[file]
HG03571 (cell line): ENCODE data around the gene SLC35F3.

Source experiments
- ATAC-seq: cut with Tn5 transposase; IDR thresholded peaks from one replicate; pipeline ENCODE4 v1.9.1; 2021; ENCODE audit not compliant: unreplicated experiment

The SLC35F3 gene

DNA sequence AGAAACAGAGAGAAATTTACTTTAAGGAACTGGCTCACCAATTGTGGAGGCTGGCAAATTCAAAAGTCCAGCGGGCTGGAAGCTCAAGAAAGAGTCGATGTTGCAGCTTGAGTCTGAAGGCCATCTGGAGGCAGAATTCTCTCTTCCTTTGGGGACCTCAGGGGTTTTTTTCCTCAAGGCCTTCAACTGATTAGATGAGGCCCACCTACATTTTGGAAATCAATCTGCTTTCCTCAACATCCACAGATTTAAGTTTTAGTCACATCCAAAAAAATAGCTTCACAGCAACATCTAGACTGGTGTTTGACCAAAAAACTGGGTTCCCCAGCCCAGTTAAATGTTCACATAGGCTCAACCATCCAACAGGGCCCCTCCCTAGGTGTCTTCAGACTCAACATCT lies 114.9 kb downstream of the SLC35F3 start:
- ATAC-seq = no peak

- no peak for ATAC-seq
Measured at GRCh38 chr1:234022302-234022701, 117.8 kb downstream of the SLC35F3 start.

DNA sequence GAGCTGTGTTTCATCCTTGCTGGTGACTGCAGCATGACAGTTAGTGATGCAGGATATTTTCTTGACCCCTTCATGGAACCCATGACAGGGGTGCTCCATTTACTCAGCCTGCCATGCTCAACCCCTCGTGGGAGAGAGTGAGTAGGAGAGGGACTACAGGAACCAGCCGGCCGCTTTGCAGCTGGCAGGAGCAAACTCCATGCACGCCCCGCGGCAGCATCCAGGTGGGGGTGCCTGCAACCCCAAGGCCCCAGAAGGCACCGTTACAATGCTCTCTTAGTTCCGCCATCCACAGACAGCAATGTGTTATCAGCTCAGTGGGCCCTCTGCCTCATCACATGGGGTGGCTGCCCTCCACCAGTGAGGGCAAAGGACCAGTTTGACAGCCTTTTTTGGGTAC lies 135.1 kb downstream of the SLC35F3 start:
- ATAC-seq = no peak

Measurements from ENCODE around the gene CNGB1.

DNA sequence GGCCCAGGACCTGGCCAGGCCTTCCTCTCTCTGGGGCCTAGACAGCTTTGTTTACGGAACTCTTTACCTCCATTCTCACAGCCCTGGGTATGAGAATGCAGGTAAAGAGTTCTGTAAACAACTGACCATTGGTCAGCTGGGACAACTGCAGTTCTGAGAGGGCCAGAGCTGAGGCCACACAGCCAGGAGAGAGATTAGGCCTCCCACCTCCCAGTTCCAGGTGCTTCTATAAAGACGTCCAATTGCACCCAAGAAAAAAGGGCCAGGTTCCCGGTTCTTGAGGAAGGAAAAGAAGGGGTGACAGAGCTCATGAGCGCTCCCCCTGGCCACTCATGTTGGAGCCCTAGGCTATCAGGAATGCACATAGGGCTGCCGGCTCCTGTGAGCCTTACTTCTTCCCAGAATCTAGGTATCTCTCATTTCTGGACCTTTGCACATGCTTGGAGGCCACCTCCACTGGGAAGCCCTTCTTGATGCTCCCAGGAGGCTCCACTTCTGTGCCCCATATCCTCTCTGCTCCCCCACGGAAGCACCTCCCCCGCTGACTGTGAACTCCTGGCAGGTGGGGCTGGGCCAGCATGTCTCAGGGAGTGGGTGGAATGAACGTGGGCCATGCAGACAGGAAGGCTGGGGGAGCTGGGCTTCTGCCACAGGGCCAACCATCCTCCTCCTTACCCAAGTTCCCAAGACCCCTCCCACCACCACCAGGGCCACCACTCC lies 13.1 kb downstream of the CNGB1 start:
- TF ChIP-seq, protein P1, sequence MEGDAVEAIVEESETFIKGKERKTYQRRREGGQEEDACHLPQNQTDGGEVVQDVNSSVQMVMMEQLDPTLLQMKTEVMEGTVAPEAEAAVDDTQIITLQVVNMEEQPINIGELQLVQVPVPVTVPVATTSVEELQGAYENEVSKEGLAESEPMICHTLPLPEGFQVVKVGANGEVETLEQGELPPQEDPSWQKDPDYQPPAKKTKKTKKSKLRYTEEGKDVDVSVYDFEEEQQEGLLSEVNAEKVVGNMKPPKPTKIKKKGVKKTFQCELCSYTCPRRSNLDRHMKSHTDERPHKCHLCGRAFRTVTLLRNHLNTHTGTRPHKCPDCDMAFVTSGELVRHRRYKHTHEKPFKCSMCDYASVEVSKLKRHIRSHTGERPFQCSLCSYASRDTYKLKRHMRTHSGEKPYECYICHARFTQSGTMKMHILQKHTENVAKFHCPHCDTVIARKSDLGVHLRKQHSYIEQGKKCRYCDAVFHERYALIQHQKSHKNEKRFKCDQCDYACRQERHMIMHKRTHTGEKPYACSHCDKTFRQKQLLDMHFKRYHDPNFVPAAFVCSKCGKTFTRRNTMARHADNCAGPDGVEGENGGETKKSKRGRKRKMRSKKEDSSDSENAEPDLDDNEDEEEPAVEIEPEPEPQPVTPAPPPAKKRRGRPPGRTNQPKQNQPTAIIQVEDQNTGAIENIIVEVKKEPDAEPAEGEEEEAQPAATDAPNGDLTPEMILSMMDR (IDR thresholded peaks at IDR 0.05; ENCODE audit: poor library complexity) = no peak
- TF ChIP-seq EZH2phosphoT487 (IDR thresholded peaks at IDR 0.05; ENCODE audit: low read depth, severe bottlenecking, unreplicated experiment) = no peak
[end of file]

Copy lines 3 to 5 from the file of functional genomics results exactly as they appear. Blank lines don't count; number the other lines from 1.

- ATAC-seq: cut with Tn5 transposase; IDR thresholded peaks from one replicate; pipeline ENCODE4 v1.9.1; 2021; ENCODE audit not compliant: unreplicated experiment

The SLC35F3 gene

DNA sequence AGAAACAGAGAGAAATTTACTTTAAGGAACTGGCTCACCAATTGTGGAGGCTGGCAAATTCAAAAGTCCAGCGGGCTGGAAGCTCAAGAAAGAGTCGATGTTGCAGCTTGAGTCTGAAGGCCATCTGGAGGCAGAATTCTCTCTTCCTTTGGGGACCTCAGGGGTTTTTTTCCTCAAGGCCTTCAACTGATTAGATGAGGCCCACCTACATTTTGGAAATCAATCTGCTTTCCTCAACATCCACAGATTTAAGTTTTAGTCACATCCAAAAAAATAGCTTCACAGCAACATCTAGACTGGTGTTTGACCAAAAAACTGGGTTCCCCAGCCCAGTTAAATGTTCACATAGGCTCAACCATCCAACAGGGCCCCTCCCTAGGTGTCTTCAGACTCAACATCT lies 114.9 kb downstream of the SLC35F3 start: